The Financial Express

'Perfect career path', just a myth

Farah Naz Aditi | Published: April 08, 2020 21:56:55 | Updated: April 14, 2020 16:56:27

'Perfect career path', just a myth

It is often said that a proper career planning is crucial to success. Some even believe that if one does not have a perfect career plan laid out in early days, it might be difficult to take off. A lot of planning, discussing and consulting circles around "the perfect career path" as people desperately try to concoct a formula for success or perfection. What people do not realise is that a perfect career path might just be a myth.

Shift in beliefs

A major cultural shift between the new and old generation is definitely the concept of employment. While the older generation spent almost their entire career in maybe one organisation and doing the same job, they like to pass on the belief that finding a career that suits one is the way to go. The existing formula as per the belief is to jump into the career that one or in truer terms one's parents deems to be respectable the moment one graduates-- be it BCS, be it corporate or the academia. There should be no trying out new things, rather focusing on achieving the desired perfect career. While many give in to this notion thrust upon them, a greater number is rebelling to follow their hearts and making this need to achieve perfection obsolete and irrelevant. Hence, "The perfect career path" is slowly turning out to be a not so perfect solution.

Is there a path to perfection?

The most vital question that arises in the minds of the youth today is whether perfection truly exists or not. And even if it does, what exactly is perfection. It is the variable definition of "perfect" that indicates that a single perfect career path might just be a myth. A few examples will be handy to demonstrate the variable perfection. Imagine a fresh graduate joining the corporate with no prior experience or knowledge of what the workplace or the work is like. Yes, s/he might have heard a titbit from seniors or during the job application, yet the best/worse is still to be seen. Now this person starts this career with high hopes and dreams of reaching the top but might very inexplicably fail to do so due to various reasons-- compatibility, politics, nature or culture of workplace etc. The point to be noted here is that this person chose this career path because s/he believed this to be the suitable option at present and a perfect career in the future. Now that this no longer feels good, it is very natural for the person to search a better suited option.

However, the discomfort faced by a single person does not disqualify this career path as perfect. People will come and go and there will be someone who will excel at this same organisation in the same role and chant mantras about this being the perfect career path. Thus, no matter how cliched the saying is- 'A one size fits all approach' really is not helpful while choosing a career path. Just because someone succeeded following a particular approach, does not mean that all will.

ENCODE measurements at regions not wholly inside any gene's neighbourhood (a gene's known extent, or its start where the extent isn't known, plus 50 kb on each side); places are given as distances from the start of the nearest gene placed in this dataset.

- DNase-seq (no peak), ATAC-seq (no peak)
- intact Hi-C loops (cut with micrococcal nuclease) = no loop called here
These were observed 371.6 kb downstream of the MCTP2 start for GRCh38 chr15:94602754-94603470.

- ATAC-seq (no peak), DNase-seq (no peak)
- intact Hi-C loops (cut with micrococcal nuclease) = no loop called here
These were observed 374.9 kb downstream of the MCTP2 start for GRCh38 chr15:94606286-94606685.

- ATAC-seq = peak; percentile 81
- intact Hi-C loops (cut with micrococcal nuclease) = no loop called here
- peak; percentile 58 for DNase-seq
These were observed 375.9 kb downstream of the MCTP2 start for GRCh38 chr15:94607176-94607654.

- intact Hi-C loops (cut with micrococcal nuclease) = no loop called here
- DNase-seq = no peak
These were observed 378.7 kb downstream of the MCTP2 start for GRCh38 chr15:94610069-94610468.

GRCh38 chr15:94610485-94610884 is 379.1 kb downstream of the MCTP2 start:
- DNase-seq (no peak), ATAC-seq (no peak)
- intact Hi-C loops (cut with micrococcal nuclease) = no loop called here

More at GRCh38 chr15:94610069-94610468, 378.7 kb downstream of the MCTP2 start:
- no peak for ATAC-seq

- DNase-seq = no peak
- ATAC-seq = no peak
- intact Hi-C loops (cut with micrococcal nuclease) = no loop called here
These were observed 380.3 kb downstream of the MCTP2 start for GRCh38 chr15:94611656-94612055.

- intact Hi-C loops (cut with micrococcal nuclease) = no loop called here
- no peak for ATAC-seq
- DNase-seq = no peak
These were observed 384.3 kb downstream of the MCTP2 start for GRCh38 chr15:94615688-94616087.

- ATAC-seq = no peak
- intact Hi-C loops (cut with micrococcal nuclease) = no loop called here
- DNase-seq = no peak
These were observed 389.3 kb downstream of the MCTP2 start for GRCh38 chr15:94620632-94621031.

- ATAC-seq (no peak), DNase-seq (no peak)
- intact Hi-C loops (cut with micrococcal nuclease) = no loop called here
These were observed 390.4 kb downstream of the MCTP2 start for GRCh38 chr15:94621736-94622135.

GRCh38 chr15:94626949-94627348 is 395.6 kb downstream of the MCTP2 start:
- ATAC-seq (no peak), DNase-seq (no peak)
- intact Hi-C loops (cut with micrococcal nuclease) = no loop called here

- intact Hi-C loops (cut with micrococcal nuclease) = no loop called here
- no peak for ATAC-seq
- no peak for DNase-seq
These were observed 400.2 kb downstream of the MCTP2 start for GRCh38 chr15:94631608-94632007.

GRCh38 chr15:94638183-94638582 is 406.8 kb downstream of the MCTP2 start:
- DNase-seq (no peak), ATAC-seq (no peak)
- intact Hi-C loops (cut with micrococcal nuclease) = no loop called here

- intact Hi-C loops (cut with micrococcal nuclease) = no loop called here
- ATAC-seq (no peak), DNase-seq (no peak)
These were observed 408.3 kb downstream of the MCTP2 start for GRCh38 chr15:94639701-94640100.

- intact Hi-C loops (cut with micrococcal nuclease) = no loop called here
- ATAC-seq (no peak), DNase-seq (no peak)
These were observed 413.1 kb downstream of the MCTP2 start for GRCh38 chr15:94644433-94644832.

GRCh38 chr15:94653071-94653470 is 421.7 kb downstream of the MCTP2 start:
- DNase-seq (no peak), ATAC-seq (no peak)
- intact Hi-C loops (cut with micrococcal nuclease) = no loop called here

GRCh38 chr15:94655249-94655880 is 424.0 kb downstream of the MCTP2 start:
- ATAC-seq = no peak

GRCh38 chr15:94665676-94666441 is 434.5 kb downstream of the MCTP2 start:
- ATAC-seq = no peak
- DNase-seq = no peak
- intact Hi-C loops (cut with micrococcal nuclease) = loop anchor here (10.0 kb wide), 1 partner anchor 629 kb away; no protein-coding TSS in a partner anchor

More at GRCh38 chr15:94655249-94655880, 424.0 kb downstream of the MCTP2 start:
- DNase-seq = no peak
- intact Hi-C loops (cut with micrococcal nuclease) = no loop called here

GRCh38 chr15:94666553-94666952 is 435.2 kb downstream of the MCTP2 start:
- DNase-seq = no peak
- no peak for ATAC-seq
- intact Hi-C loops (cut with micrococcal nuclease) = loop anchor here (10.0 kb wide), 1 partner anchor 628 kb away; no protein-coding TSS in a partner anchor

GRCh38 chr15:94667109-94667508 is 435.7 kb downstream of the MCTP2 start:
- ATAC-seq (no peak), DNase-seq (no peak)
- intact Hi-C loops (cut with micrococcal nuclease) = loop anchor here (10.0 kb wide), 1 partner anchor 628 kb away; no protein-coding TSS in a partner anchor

Another discriminatory example is the tendency of the society to label academia as the perfect career for females. Despite women proving themselves in both desk and field jobs in corporates, NGOs, donor organisations, and even leading the country in various exemplary roles as civil servants, they would not be lauded because apparently, they did not make the perfect career choice.

Some feel that reaching the top of the corporate ladder is a perfect career path. For others, a job that allows proper work life balance might be perfect. Some might have to change their paths twice or thrice to finally find their solace. Perfection is merely a word which can gain meaning if success accompanies it. Once one is successful, all question forgotten, the path chosen will be seen as perfect. However, if the same path had yielded failure, it would not have remained perfect. Thus, a perfect career path is only as perfect as the success of those who had taken it.

The youth's take on a perfect career

Youths of today are slowly moving away from the idea of a perfect career. They are more explorative in nature, switching career paths to discover their strengths and competencies, not settling till they achieve satisfaction, giving up on secured jobs to chase their dreams. Youths today want to have a career that defines them as a person and makes their life meaningful. They are no longer interested in just paying their bills if their financial condition allows it. They are diverse in their priorities and dreams.

Today's youths should accept the fact that building a career is tough, there will be ups and downs, there will be rights and wrongs but at the end of the day, the aim is to gain confidence in the person they grow up to be rather than chasing an improbable perfection.

The writer completed her BBA from the Institute of Business Administration (IBA), University of Dhaka and is now working in the central finance team of a financial institution. She can be reached at farahaditi9@gmail.com

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